The Cambodia Microfinance Association (CMA) said the number of applicants for credit restructuring remained on a significant, encouraging downtrend and augurs particularly well for the finance sector.

Last month, the National Bank of Cambodia (NBC) announced that all financial institutions should continue to allow restructuring of their customer’s loans until mid-2021.

CMA Communications Department director Kaing Tongngy said that by November’s end over 290,000 clients affected by Covid-19 had applied to the association’s 103 member microfinance institutions (MFIs) for credit restructuring.

He said more than 270,000 of these clients have been approved by their MFI to restructure loans collectively totalling more than $1.3 billion in credit.

“Most recently, the number of customers requesting credit restructuring hadn’t been ticking up, but rather appeared to be routinely declining. The exception being the last two to three weeks, where the number of applications has remained at around 1,000 per week,” Tongngy said.

He said that as of October the number of loans at risk for default in the microfinance sector fell to 2.2 per cent. As a general rule, the sector is considered to be in good health if the number of at-risk loans is under five per cent.

He added: “We think that the principle of credit restructuring for our customers really helped to ease their repayment burden, especially during this period affected by Covid-19, and this has contributed to our lower-than-expected credit risk.”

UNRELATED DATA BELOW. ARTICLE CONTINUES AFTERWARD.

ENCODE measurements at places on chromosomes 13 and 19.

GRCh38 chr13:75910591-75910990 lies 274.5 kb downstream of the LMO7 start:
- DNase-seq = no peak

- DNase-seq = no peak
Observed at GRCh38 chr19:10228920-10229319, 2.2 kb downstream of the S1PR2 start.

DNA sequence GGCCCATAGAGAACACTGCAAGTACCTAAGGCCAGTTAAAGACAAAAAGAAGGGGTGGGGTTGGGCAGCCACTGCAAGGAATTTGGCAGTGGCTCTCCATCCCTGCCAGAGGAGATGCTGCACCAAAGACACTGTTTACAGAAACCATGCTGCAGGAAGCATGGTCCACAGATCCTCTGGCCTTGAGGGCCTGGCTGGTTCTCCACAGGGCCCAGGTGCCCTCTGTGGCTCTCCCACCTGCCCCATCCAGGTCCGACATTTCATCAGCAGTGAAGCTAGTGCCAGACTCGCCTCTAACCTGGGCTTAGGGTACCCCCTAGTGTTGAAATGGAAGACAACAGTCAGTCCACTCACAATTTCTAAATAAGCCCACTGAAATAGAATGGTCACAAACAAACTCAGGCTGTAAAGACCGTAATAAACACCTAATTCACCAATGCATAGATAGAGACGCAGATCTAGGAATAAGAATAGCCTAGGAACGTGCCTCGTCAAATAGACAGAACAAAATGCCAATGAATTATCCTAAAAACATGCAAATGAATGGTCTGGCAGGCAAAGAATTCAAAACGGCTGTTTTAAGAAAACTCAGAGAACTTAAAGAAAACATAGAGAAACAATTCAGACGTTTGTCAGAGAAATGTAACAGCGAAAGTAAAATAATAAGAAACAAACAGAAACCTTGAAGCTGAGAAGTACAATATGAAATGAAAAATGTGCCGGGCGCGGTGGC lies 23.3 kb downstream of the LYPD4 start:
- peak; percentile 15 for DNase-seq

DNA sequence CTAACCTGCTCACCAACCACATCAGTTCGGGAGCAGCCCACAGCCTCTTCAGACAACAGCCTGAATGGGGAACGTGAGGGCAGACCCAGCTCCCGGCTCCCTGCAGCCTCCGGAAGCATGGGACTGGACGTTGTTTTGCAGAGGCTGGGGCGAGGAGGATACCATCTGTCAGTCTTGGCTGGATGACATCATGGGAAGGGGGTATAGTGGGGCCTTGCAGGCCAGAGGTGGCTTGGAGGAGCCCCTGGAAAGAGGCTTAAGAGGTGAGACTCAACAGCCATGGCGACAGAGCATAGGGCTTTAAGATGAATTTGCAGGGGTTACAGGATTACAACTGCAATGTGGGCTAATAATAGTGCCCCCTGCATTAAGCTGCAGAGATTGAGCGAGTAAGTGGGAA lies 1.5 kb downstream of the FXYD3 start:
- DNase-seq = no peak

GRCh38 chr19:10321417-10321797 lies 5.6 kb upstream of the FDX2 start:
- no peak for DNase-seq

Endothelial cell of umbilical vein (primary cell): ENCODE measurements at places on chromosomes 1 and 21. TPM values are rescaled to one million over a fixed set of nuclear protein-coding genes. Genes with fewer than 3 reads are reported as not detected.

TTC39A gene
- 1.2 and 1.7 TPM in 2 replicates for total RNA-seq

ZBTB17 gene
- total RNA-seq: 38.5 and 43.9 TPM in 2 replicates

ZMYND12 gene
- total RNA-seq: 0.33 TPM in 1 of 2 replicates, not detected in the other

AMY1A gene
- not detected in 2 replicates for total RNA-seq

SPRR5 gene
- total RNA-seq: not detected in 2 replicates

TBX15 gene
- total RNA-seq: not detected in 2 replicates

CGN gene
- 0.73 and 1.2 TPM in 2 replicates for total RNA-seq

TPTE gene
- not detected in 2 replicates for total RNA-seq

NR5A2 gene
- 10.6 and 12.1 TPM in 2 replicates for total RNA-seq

Prasac Microfinance Institution Ltd (Prasac) executive vice-president Say Sony told The Post that his MFI has also seen a declining number of restructuring requests from its customers despite the fact that the Covid-19 pandemic has not yet been contained.

He said: “We are testament to the gradually decreasing trend of customers applying for credit restructuring as compared with the initial phases [of Covid-19].

“But we will continue to restructure credit for customers so that it remains possible for them to make their payments. At the same time, we’ll continue to prepare new loans for [eligible] customers as usual.”

Vithey Microfinance Plc director and CEO Bun Mony echoed Sony’s comments on the drop in loan restructuring applications at his institutions over the past few months, which he said shows that people’s livelihoods seem to be on a path to normalcy.

“There are now several Covid-19 vaccines on the table, and that could reduce the amount of credit restructuring. Perhaps there’ll be no need to continue to restructure credit,” he said.

According to Tongngy, total loans in the Cambodian sector today – including MFIs, leasing companies and rural credit operators – amounted to more than $7 billion with more than 2.1 million clients, while deposits totalled $3.8 billion with 2.8 million depositors.